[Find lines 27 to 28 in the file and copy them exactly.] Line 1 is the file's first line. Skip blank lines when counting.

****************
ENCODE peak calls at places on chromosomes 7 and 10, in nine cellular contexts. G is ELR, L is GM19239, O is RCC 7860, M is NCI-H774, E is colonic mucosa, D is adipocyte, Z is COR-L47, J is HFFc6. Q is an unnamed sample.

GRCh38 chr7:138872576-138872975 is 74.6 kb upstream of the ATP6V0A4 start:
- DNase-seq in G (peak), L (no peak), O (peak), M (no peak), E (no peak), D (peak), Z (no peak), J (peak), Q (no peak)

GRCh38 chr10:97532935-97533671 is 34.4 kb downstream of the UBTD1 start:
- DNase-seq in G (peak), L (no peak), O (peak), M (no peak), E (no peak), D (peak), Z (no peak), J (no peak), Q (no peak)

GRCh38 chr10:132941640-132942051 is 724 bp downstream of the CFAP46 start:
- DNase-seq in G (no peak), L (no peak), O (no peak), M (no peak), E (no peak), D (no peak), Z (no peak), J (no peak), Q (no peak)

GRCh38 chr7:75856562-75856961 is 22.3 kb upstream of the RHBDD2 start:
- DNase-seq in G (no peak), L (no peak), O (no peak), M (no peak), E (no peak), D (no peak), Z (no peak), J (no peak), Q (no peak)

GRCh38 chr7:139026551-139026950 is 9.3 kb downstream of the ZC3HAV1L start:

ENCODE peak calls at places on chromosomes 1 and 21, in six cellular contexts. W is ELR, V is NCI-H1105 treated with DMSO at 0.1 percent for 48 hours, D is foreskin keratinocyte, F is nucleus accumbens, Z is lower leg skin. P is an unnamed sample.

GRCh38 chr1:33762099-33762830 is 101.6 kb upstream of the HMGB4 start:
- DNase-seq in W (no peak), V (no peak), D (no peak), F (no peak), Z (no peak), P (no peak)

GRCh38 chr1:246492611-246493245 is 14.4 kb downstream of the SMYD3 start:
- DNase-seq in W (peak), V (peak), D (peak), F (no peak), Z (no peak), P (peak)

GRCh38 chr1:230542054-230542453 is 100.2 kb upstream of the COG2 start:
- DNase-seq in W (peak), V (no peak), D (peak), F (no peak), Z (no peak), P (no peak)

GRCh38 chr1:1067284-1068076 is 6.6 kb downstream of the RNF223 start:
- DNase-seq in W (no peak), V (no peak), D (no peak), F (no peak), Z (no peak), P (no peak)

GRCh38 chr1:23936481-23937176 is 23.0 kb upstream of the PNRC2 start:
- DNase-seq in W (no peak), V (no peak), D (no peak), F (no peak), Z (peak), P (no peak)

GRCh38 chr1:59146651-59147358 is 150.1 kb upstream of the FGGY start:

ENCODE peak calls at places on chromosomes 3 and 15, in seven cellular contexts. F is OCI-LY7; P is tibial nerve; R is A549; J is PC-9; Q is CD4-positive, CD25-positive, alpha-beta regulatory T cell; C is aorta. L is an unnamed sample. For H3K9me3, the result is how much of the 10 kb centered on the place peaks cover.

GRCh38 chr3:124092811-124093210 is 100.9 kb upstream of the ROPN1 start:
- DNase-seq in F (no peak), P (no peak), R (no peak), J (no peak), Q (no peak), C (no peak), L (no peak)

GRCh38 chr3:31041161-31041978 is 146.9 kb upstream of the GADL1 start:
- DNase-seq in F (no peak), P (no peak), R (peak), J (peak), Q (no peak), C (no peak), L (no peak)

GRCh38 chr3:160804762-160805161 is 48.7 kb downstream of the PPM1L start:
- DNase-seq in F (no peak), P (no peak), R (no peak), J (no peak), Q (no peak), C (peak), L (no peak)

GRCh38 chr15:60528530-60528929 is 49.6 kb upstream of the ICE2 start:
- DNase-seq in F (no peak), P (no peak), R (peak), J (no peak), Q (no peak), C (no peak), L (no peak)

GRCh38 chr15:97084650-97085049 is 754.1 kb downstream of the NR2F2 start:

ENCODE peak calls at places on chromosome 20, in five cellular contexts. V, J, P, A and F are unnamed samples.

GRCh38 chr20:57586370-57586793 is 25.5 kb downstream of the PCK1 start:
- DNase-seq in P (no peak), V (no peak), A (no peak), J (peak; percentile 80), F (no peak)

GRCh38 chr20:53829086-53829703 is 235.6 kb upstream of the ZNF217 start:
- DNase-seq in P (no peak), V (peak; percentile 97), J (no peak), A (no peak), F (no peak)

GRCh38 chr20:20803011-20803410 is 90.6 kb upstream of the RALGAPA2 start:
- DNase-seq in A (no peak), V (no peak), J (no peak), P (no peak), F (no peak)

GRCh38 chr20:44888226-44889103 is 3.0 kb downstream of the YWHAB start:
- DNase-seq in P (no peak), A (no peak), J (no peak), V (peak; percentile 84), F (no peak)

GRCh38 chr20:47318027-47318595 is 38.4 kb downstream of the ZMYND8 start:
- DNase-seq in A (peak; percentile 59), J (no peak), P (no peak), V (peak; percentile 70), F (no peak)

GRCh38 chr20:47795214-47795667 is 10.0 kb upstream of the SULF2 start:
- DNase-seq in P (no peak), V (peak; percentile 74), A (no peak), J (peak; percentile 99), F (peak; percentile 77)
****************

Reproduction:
- DNase-seq in F (no peak), P (no peak), R (peak), J (peak), Q (no peak), C (no peak), L (no peak)

GRCh38 chr3:160804762-160805161 is 48.7 kb downstream of the PPM1L start: